Meir has previously been described as one of the most brilliant and authoritative Tannaim, but in this case, his ruling does not carry the day. Instead, the halacha follows the majority of Sages, who rule that “each roof is a domain unto itself.” This seems like common sense: A roof is in some sense an extension of the house it covers, and so it ought to be considered a separate area, rather than part of a continuous plane of roofs.

But then Rabbi Shimon adds another wrinkle: “Adjoining roofs … are one domain in regard to utensils that began Shabbat in one of these areas, but not in regard to utensils that began Shabbat in the house.” The same holds true of adjoining yards and unenclosed areas. By this logic, if you had a chair on your roof when Shabbat began, it would be permitted to move it to your neighbor’s roof. And if you had a chair in your house when Shabbat began, it would be OK to bring it up onto your own roof, since your house and your roof constitute a single domain. But you could not bring a chair from your house to your roof, and then from your roof to your neighbor’s roof, since your house and your neighbor’s roof constitute two separate domains. (This is always assuming, remember, that you did not create an eruv; if there was an eruv in effect, everything would be different.)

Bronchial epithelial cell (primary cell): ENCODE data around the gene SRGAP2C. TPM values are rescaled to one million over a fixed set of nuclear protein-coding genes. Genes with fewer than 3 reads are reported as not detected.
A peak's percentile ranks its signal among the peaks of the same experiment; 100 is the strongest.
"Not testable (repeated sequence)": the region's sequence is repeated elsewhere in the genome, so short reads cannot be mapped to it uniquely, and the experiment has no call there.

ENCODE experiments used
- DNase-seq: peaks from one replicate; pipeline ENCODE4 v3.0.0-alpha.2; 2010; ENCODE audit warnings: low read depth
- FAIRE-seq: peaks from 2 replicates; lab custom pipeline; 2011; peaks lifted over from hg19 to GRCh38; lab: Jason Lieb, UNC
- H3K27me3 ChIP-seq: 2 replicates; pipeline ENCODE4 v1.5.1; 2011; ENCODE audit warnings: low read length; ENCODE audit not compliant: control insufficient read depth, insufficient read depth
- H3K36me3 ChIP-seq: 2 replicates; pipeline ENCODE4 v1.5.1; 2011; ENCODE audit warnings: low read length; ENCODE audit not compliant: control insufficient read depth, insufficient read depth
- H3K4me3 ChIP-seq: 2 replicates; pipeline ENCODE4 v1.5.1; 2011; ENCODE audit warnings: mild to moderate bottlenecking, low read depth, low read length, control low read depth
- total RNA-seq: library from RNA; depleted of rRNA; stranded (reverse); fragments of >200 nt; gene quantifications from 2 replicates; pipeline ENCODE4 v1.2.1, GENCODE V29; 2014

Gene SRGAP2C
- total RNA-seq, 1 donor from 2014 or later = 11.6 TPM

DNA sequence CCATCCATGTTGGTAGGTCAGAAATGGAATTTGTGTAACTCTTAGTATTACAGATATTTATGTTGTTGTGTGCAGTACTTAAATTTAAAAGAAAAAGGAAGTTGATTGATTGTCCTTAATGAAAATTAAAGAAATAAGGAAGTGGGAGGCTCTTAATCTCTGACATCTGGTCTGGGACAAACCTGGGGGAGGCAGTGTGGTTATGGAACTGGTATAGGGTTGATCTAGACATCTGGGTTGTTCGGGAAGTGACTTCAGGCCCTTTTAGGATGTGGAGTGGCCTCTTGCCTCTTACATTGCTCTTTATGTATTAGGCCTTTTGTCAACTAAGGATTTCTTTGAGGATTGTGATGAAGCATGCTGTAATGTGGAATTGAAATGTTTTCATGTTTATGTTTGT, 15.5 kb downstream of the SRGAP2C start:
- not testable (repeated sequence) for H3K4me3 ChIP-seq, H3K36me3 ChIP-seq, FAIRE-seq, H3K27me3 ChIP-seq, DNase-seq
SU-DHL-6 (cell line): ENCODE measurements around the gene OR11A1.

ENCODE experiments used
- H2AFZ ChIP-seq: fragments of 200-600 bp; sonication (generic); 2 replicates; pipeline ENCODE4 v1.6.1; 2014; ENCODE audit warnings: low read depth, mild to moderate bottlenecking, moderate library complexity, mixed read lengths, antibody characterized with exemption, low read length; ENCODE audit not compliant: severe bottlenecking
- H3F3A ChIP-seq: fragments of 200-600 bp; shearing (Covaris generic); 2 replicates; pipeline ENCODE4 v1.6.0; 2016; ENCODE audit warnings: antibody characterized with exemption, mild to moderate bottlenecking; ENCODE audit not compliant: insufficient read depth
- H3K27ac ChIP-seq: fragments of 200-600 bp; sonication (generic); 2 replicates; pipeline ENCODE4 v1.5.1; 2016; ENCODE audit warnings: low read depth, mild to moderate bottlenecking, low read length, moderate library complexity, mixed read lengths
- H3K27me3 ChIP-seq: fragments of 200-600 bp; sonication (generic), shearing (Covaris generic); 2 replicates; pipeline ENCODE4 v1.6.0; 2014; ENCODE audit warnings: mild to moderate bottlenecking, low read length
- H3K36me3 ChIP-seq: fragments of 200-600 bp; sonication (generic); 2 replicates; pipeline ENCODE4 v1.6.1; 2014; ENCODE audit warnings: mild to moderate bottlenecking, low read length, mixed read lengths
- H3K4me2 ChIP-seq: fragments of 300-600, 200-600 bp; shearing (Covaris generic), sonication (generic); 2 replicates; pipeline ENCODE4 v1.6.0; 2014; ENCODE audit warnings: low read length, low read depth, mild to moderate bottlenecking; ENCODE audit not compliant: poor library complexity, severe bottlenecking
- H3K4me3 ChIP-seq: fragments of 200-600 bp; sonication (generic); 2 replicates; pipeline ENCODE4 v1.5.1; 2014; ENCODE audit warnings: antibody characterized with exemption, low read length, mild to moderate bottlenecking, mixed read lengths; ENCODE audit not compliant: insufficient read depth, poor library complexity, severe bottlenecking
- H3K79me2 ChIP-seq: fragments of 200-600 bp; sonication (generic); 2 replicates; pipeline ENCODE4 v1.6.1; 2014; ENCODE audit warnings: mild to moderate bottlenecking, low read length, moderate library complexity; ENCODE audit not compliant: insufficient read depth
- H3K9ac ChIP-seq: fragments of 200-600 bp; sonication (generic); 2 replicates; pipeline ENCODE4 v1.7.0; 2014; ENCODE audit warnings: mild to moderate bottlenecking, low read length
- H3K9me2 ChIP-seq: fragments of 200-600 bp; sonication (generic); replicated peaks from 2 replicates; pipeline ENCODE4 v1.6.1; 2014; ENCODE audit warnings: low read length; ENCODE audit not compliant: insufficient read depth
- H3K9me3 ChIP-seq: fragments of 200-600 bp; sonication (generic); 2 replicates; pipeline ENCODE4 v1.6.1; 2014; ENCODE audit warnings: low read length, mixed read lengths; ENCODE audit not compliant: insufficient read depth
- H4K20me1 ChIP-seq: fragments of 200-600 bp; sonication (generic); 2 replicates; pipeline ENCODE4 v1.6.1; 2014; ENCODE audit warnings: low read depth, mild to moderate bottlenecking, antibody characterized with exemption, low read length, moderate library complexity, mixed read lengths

These various rulings of Meir, Shimon, and the Sages are the starting point for a long and complex argument in the Gemara. It is notable that the Amoraim, the rabbis of the Gemara, are just as interested in understanding the logic of Meir’s position as that of the Sages, even though Meir’s ruling does not have the force of law. In a rabbinic argument, every possibility must be thought through, whether it affects actual practice or not. Thus Abaye bar Avin and Chanina bar Avin (their names seem to suggest they are brothers) wonder why Meir insisted that roofs of different heights count as separate domains.